This is the first part of the .NET Internals Cookbook series. For your convenience you can find other parts in the table of contents in Part 0 – Table of contents

1. What happens when you throw something which does not inherit from System.Exception? Was it different in .NET 1?

First, you should ask „how to do that”? Beside C# there are other languages running on CLR. One of them is C++/CLI which is a managed version of C++ language. In C++ you can throw anything — integer, string, byte etc. If you try doing that in C++/CLI you are effectively throwing something which does not derive from System.Exception.

The object you throw is wrapped in System.Runtime.CompilerServices.RuntimeWrappedException so you can still catch it with normal catch(Exception e) {} block.

However, before .NET 2 it was different. The thrown object was not wrapped so you couldn’t catch it in this way. You had to use untyped version of catch block in the form of catch {}. Because of that, you could see code like this:

After migrating to .NET 2 this code doesn’t compile anymore because the last catch clause will never be executed. You can either modify the code or restore old behavior using RuntimeCompatibilityAttribute.

2. How to swallow ThreadAbortException?

You can catch it easily with an exception block but if you don’t reset it it gets rethrown automatically. To reset it, you need to call Thread.ResetAbort() method.

This means that calling Thread.Abort() guarantees nothing – the target thread can catch and swallow the exception, effectively stopping the thread from terminating.

But that’s not all. ThreadAbortException cannot be thrown in finally block which means that you have no guarantee that you even stop the thread from doing its current task. This pattern is pretty common with CER where the try block is empty and everything happens in finally.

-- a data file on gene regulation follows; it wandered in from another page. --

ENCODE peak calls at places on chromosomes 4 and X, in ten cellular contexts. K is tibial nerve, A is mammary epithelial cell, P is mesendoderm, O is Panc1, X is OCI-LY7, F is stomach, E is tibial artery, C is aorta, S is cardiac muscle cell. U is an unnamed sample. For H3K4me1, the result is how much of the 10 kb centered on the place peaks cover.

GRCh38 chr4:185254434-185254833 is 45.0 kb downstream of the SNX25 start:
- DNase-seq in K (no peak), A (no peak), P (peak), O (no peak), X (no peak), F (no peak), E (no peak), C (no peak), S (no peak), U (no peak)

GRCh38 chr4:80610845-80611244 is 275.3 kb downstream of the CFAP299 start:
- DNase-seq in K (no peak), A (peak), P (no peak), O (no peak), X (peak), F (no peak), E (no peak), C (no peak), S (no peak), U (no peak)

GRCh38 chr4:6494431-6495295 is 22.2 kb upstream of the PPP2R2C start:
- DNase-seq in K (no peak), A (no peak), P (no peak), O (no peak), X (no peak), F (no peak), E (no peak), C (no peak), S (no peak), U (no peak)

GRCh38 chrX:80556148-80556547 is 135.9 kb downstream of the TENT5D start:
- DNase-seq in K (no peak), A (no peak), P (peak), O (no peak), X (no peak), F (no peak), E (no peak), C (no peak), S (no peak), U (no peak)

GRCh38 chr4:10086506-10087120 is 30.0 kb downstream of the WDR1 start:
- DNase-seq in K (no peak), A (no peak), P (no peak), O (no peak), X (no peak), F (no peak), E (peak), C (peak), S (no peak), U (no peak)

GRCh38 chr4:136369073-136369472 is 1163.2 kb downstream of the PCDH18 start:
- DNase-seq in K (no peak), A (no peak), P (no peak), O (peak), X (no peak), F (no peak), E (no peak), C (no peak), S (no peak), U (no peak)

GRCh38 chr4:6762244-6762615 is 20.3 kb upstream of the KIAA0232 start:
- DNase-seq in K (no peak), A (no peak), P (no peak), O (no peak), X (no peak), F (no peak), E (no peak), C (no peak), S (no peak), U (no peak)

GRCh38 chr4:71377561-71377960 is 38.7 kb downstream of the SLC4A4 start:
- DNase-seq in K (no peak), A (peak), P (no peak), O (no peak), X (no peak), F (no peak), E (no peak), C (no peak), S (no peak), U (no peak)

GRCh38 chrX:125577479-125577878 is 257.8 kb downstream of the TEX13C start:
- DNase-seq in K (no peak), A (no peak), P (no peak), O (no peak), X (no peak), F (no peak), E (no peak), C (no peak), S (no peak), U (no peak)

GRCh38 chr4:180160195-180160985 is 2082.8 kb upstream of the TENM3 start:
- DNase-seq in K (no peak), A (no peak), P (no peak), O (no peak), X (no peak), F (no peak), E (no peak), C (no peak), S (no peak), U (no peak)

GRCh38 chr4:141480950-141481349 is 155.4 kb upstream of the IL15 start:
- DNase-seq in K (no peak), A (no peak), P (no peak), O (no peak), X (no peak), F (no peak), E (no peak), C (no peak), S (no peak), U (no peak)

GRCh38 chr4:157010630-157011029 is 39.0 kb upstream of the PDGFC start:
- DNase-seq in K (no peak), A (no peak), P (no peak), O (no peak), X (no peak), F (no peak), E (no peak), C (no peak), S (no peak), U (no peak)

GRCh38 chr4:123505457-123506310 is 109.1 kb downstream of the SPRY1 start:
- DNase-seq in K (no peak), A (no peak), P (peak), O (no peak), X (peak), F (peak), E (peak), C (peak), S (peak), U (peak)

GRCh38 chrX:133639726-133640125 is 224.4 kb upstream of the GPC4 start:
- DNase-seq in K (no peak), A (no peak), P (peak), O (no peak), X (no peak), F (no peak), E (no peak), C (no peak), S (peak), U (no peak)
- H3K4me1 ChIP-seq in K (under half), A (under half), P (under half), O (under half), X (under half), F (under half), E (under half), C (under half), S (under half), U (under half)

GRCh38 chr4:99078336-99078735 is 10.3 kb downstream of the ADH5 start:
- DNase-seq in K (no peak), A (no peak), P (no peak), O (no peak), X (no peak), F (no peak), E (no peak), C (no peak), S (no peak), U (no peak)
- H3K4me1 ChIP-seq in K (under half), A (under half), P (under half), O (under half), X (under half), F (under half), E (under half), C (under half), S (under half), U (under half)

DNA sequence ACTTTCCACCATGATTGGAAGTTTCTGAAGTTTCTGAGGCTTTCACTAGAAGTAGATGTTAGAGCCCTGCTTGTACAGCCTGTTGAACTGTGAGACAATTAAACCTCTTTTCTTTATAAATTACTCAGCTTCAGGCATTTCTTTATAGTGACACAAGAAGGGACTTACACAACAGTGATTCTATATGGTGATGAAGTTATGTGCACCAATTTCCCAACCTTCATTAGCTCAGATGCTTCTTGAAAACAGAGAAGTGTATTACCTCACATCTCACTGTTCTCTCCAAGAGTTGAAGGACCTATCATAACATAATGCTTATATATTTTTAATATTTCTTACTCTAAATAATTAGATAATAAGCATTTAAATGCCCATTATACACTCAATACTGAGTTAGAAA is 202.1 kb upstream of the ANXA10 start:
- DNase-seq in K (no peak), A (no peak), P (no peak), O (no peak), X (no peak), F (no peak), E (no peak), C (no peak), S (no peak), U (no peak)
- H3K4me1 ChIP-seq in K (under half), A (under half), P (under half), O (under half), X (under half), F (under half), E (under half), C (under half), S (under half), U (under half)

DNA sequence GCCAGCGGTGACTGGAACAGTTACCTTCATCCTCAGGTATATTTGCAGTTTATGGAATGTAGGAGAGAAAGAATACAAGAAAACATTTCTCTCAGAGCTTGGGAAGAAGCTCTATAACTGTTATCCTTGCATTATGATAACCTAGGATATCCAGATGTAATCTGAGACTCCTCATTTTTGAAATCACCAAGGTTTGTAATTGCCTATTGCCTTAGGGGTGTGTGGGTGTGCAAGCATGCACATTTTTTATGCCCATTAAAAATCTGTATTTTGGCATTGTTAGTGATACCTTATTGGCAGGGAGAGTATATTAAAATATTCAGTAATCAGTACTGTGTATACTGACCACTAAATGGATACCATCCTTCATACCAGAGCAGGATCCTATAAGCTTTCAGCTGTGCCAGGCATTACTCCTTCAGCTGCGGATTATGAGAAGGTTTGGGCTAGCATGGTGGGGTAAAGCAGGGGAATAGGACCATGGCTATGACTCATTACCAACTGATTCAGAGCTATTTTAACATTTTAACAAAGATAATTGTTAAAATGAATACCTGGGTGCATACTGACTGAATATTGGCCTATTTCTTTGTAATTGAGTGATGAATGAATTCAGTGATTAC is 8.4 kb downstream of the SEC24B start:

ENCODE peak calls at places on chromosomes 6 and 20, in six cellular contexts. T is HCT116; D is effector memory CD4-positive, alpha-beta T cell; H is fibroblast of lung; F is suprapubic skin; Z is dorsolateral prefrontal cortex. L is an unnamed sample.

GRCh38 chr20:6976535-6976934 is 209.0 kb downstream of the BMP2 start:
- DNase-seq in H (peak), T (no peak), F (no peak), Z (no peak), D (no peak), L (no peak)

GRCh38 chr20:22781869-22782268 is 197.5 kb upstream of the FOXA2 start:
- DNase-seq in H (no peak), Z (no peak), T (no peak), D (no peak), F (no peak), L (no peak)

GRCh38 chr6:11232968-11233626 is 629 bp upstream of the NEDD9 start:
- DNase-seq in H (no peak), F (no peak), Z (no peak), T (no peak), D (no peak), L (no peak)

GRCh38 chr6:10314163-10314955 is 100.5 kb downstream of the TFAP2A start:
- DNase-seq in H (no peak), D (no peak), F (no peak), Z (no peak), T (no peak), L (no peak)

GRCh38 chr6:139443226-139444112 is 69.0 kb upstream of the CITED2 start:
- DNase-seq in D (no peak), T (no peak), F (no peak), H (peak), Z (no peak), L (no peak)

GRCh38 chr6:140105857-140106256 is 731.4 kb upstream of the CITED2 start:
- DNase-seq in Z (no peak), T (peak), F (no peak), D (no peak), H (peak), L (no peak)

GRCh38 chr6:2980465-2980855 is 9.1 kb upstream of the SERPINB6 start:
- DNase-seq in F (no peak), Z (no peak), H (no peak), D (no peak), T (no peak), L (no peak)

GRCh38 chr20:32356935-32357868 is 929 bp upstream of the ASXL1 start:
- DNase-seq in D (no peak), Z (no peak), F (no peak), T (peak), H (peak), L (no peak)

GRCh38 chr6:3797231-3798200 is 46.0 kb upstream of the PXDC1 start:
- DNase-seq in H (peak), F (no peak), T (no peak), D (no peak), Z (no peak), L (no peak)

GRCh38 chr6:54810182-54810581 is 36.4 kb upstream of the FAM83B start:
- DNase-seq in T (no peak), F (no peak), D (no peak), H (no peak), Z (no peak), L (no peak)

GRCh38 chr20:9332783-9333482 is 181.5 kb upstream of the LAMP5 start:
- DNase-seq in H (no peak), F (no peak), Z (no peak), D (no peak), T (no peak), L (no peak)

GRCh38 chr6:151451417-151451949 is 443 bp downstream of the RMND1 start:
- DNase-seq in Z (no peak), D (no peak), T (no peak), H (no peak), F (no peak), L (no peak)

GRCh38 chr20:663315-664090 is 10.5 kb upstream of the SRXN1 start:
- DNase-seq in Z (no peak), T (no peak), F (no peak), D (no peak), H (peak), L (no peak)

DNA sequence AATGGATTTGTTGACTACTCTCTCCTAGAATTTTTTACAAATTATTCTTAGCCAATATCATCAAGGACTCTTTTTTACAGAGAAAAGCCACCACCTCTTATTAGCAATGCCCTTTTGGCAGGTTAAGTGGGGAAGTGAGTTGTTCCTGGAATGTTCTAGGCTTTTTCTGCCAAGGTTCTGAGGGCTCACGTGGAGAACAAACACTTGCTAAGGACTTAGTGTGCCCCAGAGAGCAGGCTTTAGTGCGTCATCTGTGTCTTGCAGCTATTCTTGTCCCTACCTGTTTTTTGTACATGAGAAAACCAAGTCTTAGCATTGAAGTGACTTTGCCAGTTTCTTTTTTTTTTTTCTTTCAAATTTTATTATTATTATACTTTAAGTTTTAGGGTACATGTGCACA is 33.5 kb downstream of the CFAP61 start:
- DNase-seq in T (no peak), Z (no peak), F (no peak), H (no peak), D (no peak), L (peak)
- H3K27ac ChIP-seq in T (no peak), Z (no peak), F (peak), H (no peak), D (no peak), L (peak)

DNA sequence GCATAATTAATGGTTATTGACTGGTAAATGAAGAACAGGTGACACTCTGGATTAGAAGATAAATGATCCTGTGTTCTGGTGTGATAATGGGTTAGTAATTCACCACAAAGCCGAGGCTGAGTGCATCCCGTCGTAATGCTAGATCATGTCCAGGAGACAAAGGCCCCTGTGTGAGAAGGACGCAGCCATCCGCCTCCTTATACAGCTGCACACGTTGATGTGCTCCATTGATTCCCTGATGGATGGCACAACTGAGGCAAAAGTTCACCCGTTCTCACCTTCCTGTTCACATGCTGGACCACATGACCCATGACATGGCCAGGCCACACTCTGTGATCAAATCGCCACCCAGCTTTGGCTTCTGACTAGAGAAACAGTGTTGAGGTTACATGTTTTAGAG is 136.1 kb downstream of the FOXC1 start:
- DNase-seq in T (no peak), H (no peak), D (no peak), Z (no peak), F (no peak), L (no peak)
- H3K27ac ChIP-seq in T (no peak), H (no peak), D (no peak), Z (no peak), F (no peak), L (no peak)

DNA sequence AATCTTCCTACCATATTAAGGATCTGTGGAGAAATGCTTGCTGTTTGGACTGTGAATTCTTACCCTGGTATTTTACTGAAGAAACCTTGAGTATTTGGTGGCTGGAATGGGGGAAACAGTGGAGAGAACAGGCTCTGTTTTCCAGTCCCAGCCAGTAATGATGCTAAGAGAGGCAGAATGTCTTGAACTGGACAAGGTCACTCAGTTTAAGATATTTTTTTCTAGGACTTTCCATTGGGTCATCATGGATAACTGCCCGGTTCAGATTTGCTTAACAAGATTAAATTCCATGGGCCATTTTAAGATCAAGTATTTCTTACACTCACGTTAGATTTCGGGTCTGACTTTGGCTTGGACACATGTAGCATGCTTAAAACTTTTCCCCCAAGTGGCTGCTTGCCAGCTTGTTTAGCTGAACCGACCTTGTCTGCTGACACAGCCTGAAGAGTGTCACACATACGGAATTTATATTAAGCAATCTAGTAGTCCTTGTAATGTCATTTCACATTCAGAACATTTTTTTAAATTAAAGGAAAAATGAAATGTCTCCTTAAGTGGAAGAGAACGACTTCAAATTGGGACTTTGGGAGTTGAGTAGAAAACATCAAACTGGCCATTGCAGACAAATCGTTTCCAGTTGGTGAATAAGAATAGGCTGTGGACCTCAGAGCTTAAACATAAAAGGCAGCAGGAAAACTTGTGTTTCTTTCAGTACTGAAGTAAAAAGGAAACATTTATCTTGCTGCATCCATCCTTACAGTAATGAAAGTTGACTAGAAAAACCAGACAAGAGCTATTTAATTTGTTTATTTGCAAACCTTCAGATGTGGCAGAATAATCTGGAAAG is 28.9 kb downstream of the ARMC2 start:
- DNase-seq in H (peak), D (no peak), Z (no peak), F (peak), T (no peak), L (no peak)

So how does the Thread.Abort works under the hood? There are few steps:

  1. Suspend OS thread.
  2. Set metadata bit indicating that abort was requested.
  3. Add APC to the queue.
  4. Resume the thread.

At this point the thread works again and when it gets to alertable state it executes the APC and in turn checks the flag. But what happens if the thread doesn’t get to the alertable state? In that case .NET can hijack the thread and modify its IP register directly. See this post for some more details.

Not to mention that Thread.Abort is not available in .NET Core.

3. How to catch AccessViolationException and similar? How was it working in .NET 1?

You can use HandleProcessCorruptedStateExceptionsAttribute attribute to mark methods where you want to handle those exceptions. This is not a simple thing so you probably should avoid it but it is possible. See this article for more details.

Interesting thing is that this exception was not available before .NET 2. What’s more, in .NET 2 you could just catch it with catch block. You can still restore old behavior by using legacyNullReferenceExceptionPolicy and legacyCorruptedStateExceptionPolicy attributes. Also, behavior depends on the compiling environment, not execution one so if you run older binary using latest CLR you still get older behavior.

4. Is it possible that finally block is not executed? Is it possible that only some of them are not executed?

For both parts the answer is YES.

First, if someone kills the application then finally is not executed at all, but that is obvious. What is not so obvious is that it also happens when you terminate application by calling Environment.FailFast() method. But there are other cases when it is not executed — StackOverflowException, unhandled exceptions etc.

The answer for the second part is even more tricky. Let’s grab this code:

Is it possible that we see Method 1 but not Method 2 in the console? The answer is yes. In case of access violation exceptions the normal blocks are not executed. If you mark Method1 with HandleProcessCorruptedStateExceptionsAttribute you can get the described effect. See this:

The output is:

5. What is fault?

There are 3 exception handling blocks in C#: try, catch and finally. IL supports additional one: fault. This block is executed always if there was an exception. You cannot use it directly from C#, however, there are tricks to get it emitted by the compiler.

Compile this code with ILasm to see the effect:

6. What is an exception filter? Is it just a syntax sugar?

Instead of catching the exception and then checking it contents to see if we should handle it (and then rethrowing), we can check the exception before catching it. The difference is that exception filter is executed in the first pass of the two pass exception mechanism. See Part 2 — Handling and rethrowing exceptions in C# to see the differences when it comes to the debugging scenarios.

Take this code:

If you decompile it you will get this:

You can clearly see that it uses filter under the hood, not some logic inside the catch handler.